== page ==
Ferrari fury still echoes around revamped Fuji

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FUJI, Japan, Sep 29 (Reuters) The newest circuit in Formula One carries some old scars for former Ferrari team manager Daniele Audetto.

Thirty years after the last grand prix held at Fuji, the 64-year-old Italian can still hear the late Enzo Ferrari's angry voice echoing down the telephone from the other side of the world.

''I have bad memories, unfortunately, of the old Fuji,'' Audetto, now guiding battling backmarkers Super Aguri in a new Formula One adventure, told Reuters at the revamped Japanese Grand Prix venue.

''His voice is still resounding in my brain, because when Ferrari was upset he was really an upset man,'' he recalled, imitating a telephone held at arms' length.

Anyone who thinks McLaren boss Ron Dennis has had a hard time, in a season of spy scandals and record 0 million fines, should spare a thought for the maelstrom Audetto went through in 1976 and 1977.

Even if today's race turns out to be a no-holds-barred battle between the championship contenders, it will be nothing compared to what went on in 1976.

That year, Ferrari arrived at Fuji for the first grand prix to be held in Japan with Niki Lauda three points clear and on the verge of securing his second championship despite a near-fatal crash at the Nuerburgring.

The Austrian, badly burned and given the last rites, was racing again only six weeks after his accident but there were to be no celebrations for him in the championship-decider.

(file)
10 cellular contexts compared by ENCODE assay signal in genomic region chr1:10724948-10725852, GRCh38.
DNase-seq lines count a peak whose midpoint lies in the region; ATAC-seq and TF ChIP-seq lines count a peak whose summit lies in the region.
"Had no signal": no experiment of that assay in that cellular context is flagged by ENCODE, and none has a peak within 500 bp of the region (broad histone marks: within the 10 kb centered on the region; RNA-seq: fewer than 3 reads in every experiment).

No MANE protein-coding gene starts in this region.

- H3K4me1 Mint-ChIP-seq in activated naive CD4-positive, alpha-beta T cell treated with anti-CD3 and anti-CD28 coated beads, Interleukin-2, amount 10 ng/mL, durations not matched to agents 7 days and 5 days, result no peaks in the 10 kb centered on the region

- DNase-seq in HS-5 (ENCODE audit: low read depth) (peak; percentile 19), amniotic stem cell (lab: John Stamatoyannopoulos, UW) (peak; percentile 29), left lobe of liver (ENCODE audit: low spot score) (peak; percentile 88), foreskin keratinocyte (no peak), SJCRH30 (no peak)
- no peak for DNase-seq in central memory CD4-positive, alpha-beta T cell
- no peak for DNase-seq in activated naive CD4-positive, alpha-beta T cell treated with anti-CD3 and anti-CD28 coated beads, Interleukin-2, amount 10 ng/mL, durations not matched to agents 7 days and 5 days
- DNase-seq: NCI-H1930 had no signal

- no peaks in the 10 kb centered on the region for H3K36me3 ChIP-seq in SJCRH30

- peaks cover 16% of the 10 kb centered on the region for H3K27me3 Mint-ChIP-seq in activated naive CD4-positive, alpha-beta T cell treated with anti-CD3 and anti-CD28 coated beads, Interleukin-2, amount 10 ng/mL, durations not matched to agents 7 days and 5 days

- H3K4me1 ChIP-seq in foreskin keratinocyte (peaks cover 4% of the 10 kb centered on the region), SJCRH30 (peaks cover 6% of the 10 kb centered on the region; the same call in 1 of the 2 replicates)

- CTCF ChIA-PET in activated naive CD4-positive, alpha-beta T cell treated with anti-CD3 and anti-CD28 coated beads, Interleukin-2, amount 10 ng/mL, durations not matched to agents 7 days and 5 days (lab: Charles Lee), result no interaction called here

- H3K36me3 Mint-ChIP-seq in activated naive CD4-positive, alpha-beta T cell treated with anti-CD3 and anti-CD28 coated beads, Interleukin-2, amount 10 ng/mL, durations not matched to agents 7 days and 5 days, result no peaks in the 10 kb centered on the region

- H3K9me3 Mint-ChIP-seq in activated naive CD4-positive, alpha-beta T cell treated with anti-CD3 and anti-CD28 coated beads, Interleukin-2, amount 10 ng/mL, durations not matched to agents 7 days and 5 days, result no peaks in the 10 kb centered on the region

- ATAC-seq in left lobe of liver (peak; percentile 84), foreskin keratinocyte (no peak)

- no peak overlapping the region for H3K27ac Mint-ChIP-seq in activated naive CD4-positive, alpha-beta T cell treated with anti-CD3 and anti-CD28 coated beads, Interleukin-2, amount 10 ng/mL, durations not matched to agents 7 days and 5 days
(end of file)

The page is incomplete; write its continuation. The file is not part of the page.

FIERY CRASH With the race starting in the wake of a typhoon with torrential rain and poor visibility, Lauda completed one lap and withdrew.

McLaren's James Hunt finished third and won the championship by a single point.

''I am not keen to commit suicide,'' Lauda, now a television pundit but absent from this year's race, said at the time. ''I don't care what the world will think of me.'' Some said that Lauda, with his eyelids burned in the accident and in need of an operation to enable him to blink, could not see through the spray. Others that the memory of the fiery crash was still too recent.

Audetto offered a banal, and more controversial, possibility: ''The true story is that James was supposed to stop,'' he said.

''It had nothing to do with the eyes, nothing to do with being scared.'' According to the Italian, Bernie Ecclestone -- then the Brabham boss and now Formula One's commercial supremo -- had been desperate for the race to start so as not to forfeit promotional and television revenues.

So a deal was struck to get everyone off the hook. The reluctant drivers would start the race, do a handful of laps and then stop.

''Start and stop. That was the deal. Hunt should never have been champion,'' said Audetto.

''We had an agreement thanks to Bernie to stop after the first lap. Emerson Fittipaldi stopped, Lauda stopped and Carlos Pace stopped. But Hunt listened to the McLaren boss (Teddy Mayer) who said, 'Screw Ferrari, don't stop'.'' Veteran Austrian television commentator Heinz Prueller, also present that day and a close confidant to Lauda, dismissed that version of events and as far as Lauda was concerned it was all academic anyway -- the title was lost as much at the Nuerburgring as at Fuji.

A year later, the race was tinged with tragedy and Ferrari were again involved.

Lauda had already won the drivers' title and, with a Brabham contract for 1978 in his pocket, stayed at home while Gilles Villeneuve took his place.

The Canadian was then involved in a collision that sent the Ferrari flying through the air before killing two people. Until this weekend, that was it for Fuji.

Reuters PDS DB1124

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